Toyota Faces Racketeering Charges, Shares Drop

Taking hits from all over for the manner in which it handled the recent recalls, as well as for the way in which its cars are built, Japanese carmaker Toyota registered another 0.6 percent drop in shares in Tokyo on Thursday, a percentage above the 0.3 percent decline in the Nikkei 225 Average, Market Watch reported.

In addition to the recall problems and civil damage claims filed by Toyota owners in the US, the carmaker is now facing racketeering claims. According to Reuters, by using federal racketeering laws to amend the class-action complaints, the carmaker faces more potential liability. So far, class-action complaints against Toyota reached the 80 mark, in some 40 states.

Under US laws, a commercial enterprise can be found liable for triple the damages for any harm caused by its fraudulent activities.

To ease the pressure, Toyota CEO Akio Toyoda, said in an interview with the Nikkei business daily the company will continue to take action and make quality the precursor of quantity. A way to do that is to hire more locals for regional divisions.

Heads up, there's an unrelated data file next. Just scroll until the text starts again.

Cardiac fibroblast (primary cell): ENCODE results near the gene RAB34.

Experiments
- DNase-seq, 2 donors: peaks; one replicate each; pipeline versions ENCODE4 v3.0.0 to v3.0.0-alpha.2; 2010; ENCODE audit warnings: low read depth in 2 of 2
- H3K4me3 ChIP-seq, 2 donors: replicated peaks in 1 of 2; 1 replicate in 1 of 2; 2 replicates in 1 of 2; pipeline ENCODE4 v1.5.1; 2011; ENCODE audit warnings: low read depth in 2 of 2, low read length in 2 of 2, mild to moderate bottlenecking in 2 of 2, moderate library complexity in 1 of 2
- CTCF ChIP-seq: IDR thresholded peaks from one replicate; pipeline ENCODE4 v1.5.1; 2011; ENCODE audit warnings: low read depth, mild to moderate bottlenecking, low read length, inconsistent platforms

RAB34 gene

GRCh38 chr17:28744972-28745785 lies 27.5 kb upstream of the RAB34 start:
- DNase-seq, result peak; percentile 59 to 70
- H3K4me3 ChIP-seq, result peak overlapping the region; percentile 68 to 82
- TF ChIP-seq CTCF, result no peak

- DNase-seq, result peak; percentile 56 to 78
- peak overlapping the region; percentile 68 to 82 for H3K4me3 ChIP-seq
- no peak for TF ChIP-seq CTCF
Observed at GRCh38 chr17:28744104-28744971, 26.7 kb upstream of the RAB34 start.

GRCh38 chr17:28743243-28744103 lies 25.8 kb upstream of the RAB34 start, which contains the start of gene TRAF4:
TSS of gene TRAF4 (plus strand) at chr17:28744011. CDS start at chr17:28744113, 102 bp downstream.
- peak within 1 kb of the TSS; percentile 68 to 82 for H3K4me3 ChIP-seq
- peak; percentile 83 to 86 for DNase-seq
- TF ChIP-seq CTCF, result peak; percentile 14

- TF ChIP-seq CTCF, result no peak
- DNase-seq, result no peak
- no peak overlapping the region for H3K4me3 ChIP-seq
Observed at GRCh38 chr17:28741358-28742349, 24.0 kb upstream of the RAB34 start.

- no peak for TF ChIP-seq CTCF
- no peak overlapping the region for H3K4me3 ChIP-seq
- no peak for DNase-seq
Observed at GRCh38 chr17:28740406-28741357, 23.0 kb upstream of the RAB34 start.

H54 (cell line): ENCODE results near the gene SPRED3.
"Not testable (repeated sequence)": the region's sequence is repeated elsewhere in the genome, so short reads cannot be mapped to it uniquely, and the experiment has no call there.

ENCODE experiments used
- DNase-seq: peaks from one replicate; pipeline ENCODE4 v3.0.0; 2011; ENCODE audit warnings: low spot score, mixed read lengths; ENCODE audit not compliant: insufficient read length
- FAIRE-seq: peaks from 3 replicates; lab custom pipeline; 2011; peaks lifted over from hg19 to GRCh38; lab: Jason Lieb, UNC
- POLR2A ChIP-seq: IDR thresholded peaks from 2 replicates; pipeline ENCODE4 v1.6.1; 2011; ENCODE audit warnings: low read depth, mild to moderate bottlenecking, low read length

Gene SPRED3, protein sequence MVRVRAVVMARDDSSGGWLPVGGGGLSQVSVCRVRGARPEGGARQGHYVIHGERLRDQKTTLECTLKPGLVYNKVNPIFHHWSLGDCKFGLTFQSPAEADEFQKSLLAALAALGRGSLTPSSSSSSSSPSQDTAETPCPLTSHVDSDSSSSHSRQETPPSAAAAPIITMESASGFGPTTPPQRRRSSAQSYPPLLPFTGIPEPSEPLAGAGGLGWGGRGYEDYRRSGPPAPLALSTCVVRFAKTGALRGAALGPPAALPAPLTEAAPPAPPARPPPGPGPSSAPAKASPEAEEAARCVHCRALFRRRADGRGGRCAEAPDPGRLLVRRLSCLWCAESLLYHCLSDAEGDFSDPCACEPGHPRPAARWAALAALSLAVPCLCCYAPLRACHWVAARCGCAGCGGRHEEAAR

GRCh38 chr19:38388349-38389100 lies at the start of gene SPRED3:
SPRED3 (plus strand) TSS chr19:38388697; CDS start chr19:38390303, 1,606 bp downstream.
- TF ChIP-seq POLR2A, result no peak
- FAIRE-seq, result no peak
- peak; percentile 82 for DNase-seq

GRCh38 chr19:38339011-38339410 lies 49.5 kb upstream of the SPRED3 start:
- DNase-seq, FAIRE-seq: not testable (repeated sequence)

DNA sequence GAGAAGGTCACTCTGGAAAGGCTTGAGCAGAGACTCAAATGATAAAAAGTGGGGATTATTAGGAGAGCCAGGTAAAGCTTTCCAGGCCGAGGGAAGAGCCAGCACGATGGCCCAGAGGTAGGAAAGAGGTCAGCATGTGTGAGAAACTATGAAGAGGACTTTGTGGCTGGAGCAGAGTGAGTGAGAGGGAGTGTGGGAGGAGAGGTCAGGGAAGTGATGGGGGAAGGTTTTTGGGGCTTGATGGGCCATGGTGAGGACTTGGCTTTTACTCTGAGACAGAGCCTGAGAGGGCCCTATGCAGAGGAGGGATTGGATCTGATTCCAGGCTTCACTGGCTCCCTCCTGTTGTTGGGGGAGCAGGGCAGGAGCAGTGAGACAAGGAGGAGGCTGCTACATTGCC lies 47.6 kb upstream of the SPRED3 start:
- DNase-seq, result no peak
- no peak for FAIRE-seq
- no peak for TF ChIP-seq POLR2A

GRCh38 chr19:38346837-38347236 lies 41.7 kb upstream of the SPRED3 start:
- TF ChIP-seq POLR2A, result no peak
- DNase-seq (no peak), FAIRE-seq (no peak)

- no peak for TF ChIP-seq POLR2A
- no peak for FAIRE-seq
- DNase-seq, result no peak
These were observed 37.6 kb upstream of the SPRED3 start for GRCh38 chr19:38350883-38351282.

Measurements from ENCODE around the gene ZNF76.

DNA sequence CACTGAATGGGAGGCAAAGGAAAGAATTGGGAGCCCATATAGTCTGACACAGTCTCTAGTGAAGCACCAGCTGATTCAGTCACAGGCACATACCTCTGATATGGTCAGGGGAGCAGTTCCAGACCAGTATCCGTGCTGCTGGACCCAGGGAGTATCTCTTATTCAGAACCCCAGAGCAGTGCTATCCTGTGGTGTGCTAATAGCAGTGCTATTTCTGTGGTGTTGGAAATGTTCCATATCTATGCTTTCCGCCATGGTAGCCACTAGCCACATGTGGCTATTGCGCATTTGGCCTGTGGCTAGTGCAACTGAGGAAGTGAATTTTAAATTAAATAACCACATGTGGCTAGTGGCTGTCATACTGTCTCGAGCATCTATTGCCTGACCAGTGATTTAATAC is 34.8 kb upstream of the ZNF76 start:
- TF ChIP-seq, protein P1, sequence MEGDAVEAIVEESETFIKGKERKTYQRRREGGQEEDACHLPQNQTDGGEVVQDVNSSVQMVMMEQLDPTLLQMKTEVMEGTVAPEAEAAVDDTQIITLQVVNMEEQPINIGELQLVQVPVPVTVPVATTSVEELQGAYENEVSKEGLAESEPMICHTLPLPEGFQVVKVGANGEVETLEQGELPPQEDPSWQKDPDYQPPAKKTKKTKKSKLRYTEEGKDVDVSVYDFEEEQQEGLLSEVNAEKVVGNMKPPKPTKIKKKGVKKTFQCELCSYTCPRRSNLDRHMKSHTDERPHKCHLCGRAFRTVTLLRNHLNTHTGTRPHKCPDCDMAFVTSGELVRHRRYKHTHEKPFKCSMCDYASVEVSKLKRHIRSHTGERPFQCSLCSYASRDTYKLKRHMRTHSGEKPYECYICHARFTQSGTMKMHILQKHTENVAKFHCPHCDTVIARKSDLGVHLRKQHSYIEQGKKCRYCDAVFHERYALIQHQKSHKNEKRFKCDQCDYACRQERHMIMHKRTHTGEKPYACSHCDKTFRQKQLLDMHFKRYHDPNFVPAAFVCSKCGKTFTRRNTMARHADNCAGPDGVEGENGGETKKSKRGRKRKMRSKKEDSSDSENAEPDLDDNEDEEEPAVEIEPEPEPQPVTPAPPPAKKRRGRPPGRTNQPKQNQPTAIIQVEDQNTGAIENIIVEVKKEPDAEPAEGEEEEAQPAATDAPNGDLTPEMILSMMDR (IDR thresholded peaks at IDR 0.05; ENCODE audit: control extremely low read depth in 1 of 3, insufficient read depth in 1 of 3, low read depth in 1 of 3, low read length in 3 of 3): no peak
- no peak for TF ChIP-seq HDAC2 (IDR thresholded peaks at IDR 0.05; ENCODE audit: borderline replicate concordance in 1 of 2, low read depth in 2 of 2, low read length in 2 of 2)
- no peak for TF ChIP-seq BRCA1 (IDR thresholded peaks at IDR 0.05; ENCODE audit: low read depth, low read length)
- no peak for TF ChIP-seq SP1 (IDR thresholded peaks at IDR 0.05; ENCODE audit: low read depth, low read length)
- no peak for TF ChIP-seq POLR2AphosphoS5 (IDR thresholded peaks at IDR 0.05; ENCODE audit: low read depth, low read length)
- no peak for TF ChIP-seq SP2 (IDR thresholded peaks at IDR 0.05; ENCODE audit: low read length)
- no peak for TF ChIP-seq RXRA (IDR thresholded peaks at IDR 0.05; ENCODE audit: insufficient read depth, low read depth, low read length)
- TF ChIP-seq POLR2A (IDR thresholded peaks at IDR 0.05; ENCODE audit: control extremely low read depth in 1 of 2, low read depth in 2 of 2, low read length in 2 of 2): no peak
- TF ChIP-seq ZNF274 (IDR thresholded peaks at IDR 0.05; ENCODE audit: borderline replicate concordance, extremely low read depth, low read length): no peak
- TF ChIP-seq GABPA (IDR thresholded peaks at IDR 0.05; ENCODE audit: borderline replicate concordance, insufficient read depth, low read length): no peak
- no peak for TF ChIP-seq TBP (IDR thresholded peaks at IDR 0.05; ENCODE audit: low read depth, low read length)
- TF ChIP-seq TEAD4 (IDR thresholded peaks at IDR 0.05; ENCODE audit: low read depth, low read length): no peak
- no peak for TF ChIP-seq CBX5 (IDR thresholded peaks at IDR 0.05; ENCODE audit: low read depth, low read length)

"Around fiscal 2002, when our annual output surpassed 6 million units, we started moving so fast that we didn't have time to bring up our workers the right way," Toyoda said.

"The personnel who know best what's happening on the spot are going to be the ones that make the decisions there."
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About the author: Daniel Patrascu
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Daniel loves writing (or so he claims), and he uses this skill to offer readers a "behind the scenes" look at the automotive industry. He also enjoys talking about space exploration and robots, because in his view the only way forward for humanity is away from this planet, in metal bodies.
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